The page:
Politics and Religion in the Aztec empire: How the Aztecs Kept Control over their Vast Empire

The "Aztec calendar stone" or "Sun Stone", a large stone monolith unearthed in 1790 in Mexico City depicting the five eras of Aztec mythical history, with calendric images.

At its height the Aztec empire stretched across most of Mexico, but the rulers managed to keep control through politics, religion and an unusual written language.

As the Aztec empire expanded, the rulers used a combination of trade, tribute and religion to keep control, and developed an official written language which could be understood by people who spoke many different languages.

Mixing Politics and Religion

In the Aztec empire there was virtually no distinction between the emperor’s political and religious duties, meaning he was head of both the state religion and the law. The empire was highly religious, including in the state religion several gods from the areas which it conquered. This decision may have been because the emperor had not known about these god before and felt duty-bound to honour them, or may have been a political move to encourage good relations across the empire.

The acquisition of foreign gods into the Aztec culture would certainly have helped improve relations within the empire. As the religious leader of the empire, however, it would have been his duty to lead ceremonies at the temple, as well as being a military leader.

A Political Centre

The political centre of the Aztec empire was Tenochtitlan, for both practical and historic reasons. The city had its beginnings in around AD 1300 when some members of the Tenochca people escaped from the Culhuacan people to live on an island in the middle of a lake north of the Valley of Mexico. Over the next 75 years relations between the two people deteriorated until the Culhuacans drove all the Tenochcas on to the island.

From the safety of the island the Tenochcas were able to build a flourishing city, establish a government and religious hierarchy and build a causeway to the mainland, which they used to wage wars and conquer surrounding areas, forming the beginnings of the Aztec empire. Wars of conquest were also connected with religion, as the Aztecs captured their defeated enemies to be later sacrificed to the gods in religious ceremonies.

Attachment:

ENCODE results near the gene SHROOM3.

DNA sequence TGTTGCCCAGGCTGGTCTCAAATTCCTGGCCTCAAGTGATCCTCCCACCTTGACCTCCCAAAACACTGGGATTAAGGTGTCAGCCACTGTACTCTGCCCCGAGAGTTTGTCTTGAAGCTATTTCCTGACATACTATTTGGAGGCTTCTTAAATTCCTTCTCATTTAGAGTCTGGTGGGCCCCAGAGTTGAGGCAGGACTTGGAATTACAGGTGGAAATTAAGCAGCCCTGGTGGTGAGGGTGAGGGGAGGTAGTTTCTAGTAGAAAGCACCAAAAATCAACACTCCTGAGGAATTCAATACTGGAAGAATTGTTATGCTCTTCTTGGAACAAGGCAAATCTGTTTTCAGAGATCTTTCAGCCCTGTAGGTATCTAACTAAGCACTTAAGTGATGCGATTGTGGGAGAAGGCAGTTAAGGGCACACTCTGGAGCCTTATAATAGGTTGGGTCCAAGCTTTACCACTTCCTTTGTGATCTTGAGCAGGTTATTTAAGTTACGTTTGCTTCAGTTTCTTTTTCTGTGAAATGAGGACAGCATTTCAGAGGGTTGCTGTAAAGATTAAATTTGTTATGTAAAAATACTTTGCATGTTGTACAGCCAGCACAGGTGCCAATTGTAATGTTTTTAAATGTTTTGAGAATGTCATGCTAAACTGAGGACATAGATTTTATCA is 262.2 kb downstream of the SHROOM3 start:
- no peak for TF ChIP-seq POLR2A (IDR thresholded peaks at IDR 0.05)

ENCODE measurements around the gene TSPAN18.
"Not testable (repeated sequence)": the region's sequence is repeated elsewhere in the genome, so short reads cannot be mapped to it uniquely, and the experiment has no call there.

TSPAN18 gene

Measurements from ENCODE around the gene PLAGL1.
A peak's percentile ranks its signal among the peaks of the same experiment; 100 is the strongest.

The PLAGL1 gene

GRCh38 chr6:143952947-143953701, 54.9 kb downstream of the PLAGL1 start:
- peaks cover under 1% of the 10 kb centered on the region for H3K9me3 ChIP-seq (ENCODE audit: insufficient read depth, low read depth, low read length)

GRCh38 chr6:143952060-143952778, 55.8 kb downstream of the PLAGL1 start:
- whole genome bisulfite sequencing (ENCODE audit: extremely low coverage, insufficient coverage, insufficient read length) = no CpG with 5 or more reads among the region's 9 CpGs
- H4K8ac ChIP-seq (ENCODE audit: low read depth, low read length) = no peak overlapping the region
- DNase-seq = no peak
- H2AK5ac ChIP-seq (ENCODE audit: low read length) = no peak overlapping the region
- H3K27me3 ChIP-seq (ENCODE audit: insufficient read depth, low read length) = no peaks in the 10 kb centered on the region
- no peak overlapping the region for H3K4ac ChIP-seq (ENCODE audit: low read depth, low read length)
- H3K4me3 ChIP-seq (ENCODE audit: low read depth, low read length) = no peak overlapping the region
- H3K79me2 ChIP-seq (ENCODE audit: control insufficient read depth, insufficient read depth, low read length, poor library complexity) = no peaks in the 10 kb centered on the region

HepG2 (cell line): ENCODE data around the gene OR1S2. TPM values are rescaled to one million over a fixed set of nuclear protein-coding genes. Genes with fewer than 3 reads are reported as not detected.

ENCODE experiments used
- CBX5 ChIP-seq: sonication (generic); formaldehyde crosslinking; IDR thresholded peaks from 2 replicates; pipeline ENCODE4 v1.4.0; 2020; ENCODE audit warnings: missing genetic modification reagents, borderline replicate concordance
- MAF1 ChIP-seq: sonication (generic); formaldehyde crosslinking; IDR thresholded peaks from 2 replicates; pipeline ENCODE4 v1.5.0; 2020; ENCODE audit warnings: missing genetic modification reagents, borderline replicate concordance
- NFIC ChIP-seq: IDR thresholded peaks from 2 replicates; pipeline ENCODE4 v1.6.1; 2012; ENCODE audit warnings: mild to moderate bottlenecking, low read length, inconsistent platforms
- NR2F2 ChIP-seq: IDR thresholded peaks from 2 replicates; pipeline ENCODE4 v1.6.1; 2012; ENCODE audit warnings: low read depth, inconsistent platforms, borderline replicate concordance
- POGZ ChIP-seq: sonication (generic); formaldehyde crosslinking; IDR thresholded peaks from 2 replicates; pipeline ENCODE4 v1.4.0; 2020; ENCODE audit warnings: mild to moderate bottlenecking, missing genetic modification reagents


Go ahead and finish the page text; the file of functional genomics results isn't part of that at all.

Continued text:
A ‘Mafia Protection Racket’

The political governance of the empire has sometimes been referred to as ‘a mafia protection racket’ because of its system of leaving regional control to local rulers who would each pay tribute to the Aztec emperor. In return they would enjoy the privileges of being a part of the empire, which included access to trade routes connecting them with other parts of the empire which may otherwise have been unavailable to them.

Aside from the tributes which had to be paid, the majority of conquered cities were left free to live according to their own beliefs and traditions. One exception to this was Taluca Valley, which saw rulers set up and immigrants moved in by the empire after its conquest in AD 1475. However, more usually the Aztec empire used a model of indirect control.

Lanuage and Writing

Because of the common trade market, and the number of different cities and polities involved in the state, a common language – Nahuatl – was used to communicate.

A written language which could be used by speakers of many languages was also developed in response to the need for record keeping in order to administrate the vast empire. The logographic writing system may have been an advantage in helping them to communicate across the empire’s 50 to 60 states – which covered most of central Mexico at its height – and helped the rulers of the empire to keep records of political dealings with subject-kings, track important dates which would be recognised across the empire, and record their history.


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